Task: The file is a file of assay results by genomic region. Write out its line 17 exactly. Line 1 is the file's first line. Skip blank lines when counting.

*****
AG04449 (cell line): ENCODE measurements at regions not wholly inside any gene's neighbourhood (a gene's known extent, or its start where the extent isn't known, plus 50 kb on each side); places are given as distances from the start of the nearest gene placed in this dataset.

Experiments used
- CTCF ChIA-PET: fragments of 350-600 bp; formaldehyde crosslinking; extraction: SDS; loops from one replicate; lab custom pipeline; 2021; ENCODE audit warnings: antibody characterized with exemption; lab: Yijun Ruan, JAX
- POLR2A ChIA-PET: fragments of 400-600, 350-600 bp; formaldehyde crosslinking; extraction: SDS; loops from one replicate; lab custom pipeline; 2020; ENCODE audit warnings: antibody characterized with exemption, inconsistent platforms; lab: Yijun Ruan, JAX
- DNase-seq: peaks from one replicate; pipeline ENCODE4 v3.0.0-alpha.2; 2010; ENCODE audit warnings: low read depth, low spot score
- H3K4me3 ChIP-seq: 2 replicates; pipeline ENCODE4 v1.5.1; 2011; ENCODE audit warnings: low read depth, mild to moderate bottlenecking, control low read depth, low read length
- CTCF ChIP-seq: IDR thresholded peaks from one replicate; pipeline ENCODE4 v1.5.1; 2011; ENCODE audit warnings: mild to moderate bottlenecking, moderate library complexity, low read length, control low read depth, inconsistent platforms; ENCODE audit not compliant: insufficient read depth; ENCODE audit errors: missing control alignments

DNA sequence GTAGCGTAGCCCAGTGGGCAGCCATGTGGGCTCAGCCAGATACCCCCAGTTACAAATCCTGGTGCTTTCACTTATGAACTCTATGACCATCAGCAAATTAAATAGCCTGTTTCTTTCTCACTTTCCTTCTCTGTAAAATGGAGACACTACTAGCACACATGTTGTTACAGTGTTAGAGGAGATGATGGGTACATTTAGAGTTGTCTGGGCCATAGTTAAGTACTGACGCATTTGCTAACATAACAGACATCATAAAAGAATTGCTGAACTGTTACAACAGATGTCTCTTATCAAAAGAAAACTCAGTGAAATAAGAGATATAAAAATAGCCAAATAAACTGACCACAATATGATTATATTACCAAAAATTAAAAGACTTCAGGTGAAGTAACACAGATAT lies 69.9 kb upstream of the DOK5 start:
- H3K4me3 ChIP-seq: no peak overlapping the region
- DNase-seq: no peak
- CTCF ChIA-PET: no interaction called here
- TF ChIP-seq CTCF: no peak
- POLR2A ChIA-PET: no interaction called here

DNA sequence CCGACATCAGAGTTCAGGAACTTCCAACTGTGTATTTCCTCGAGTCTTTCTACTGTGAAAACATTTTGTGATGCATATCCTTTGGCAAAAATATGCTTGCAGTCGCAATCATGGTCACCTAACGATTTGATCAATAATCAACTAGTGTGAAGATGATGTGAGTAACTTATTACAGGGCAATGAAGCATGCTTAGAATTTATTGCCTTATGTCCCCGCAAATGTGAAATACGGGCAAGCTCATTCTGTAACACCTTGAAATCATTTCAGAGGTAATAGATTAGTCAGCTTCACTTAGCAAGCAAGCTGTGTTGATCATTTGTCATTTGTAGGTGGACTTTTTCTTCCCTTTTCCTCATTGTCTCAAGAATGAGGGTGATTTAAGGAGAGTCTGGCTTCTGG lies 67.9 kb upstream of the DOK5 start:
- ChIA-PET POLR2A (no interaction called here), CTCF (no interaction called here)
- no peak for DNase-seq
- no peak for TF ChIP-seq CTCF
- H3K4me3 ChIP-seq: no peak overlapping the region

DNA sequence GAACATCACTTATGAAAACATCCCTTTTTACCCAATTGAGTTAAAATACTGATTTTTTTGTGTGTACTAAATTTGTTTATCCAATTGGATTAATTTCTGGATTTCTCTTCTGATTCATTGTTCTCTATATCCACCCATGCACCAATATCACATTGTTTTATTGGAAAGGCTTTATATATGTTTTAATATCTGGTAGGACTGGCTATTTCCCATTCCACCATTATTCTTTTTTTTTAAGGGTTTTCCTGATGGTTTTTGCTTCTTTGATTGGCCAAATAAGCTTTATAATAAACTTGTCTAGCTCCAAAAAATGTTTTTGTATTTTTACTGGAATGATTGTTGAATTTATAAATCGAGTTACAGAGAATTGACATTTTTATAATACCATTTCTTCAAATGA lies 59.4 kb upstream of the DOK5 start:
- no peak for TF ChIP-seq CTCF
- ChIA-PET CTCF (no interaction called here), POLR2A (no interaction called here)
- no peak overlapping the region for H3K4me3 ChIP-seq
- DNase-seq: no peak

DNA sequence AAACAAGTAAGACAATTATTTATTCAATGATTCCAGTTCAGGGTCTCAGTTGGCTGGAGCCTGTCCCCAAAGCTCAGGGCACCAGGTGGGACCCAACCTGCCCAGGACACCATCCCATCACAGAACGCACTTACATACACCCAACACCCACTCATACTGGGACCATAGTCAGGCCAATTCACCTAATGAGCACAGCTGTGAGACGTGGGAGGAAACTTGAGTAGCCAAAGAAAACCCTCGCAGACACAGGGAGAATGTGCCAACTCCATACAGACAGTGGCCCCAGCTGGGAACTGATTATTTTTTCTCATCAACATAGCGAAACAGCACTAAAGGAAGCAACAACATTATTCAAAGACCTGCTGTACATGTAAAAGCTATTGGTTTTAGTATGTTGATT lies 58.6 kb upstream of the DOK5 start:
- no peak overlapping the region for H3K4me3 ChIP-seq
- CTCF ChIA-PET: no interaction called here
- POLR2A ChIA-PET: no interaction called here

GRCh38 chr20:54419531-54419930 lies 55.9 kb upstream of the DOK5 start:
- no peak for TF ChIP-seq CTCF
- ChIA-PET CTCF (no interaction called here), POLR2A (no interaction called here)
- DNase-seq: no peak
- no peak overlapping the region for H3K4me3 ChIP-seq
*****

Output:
- no peak for TF ChIP-seq CTCF